Excerpts of a conversation of the Archbishop of Havana, Jaime Ortega and TV presenter and musician Amaury Pérez on a televised program
The relationship between the Catholic Church and the Cuban State, the visit of the Pope John Paul II in 1998, those crucial moments in which he was named bishop and cardinal, as well as the role the book “Fidel and Religion” played in Cuba, were all aspects included in a conversation with the Archbishop of Havana, Jaime Ortega, in an interview with Amaury Pérez on his television program “Con dos que se quieran 2”. Amaury Perez is a well-known Cuban singer and songwriter who has hosted his popular TV show for several seasons, interviewing personalities from all aspects of Cuban society.
The conversation took place in the context of the upcoming visit of Pope Francis to our country. The cardinal considered the Pope to be the continuation of his predecessors, John Paul II and Benedict XVI, both of whom were also welcomed in Havana. He also reflected about the benefits of being a secular State.
"It was a very important moment when Cuba was declared as a secular State. Cuba wasn't secular at first, not during those first difficult years. The secular State came afterwards, and it was a social improvement just as other States around the world that once had an official religion, be it Catholic or Protestant, have been declared secular, because it represents an advantage both for the Church and the State."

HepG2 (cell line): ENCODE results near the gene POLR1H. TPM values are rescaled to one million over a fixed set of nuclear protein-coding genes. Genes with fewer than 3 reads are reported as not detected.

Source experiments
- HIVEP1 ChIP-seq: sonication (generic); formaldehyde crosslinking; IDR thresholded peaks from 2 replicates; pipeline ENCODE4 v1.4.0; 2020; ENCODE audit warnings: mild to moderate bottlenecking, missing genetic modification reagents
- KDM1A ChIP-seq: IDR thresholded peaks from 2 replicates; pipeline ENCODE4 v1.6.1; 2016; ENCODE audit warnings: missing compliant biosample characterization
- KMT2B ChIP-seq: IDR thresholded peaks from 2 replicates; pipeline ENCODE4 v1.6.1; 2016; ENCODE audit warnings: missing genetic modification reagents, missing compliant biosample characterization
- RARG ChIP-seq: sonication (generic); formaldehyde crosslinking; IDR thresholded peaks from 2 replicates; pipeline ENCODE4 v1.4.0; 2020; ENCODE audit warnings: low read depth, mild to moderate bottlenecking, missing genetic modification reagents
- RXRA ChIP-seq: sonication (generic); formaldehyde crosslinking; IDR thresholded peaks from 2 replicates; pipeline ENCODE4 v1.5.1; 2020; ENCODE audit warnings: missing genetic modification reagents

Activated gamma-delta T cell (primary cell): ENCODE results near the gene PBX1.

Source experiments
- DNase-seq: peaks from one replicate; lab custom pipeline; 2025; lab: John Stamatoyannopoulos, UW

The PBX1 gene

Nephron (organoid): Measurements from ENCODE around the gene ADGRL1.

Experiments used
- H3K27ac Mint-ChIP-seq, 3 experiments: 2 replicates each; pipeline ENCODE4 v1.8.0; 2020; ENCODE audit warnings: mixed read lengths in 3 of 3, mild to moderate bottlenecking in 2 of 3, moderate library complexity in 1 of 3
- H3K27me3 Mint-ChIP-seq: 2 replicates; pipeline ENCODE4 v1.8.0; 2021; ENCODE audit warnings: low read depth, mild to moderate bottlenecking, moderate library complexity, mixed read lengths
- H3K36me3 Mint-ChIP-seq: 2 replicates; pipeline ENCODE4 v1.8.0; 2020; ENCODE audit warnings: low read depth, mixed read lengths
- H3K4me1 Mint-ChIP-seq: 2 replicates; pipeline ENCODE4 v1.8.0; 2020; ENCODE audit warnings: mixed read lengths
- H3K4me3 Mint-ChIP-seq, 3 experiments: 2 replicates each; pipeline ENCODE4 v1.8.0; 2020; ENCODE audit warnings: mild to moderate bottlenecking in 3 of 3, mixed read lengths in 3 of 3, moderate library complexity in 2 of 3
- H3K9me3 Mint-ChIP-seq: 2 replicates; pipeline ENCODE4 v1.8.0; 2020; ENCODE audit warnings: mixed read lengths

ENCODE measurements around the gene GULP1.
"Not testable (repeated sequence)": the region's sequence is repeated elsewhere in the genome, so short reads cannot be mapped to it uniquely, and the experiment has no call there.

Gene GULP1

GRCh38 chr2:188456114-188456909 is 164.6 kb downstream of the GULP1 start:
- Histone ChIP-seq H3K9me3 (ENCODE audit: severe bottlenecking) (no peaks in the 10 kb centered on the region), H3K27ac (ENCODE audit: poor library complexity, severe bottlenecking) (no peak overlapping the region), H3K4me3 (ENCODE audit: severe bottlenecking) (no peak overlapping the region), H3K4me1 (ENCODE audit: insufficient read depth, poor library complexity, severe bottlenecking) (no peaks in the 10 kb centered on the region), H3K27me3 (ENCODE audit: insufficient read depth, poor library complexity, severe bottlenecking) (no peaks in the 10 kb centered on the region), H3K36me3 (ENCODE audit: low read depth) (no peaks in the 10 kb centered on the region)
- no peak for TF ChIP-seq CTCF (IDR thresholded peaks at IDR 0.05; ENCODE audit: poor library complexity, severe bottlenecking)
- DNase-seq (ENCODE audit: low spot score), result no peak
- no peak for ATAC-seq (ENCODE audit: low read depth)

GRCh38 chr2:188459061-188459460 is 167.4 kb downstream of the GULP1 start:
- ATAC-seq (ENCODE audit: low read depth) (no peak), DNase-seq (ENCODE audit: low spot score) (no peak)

"Benedict declared that the Church's job was not to overthrow governments but to preach the gospel and then you went and told this to Bergolio, who was by then a cardinal and who was about to enter the conclave, and you told him “You're going to be the next Pope and I want to share with you what Benedict has told me”.
"Yes I did, I told him that the Church was not here to change governments, the Church exists to penetrate with the gospel the hearts of men and it is men who will then change the world. When he heard this, he raised both his hands and said that that should be written in a huge banner and placed in every entrance of every city in the world. That was a very important moment for me. It was important to see that he shared my vision and that he would follow the path that his predecessors had traced. They are three different men but with the same feeling that comes from the teachings of Jesus Christ."
"You know that the Popes are welcomed with joy in Cuba but not only by Catholics and Christians but by the entire Cuban people."
"Yes, and the route the Pope will take is already set. It will be around 18km starting from the airport. I think there is a popular feeling like there hasn't been on previous occasions. First of all because the Pope is very well known through media, television and such. His statements have had a large repercussion because they've always been very impressive, so impressive that even his Christmas or Easter messages have been broadcast by Cuban Television. The encyclical letters he has published have had a huge value of Christian faith in our times and what needs to be done today to save the planet. I think that has made him more approachable. He speaks our language. He's Latin American and has mediated between the U.S. and Cuba. John Kerry reminded me of that when he kept thanking the Pope."
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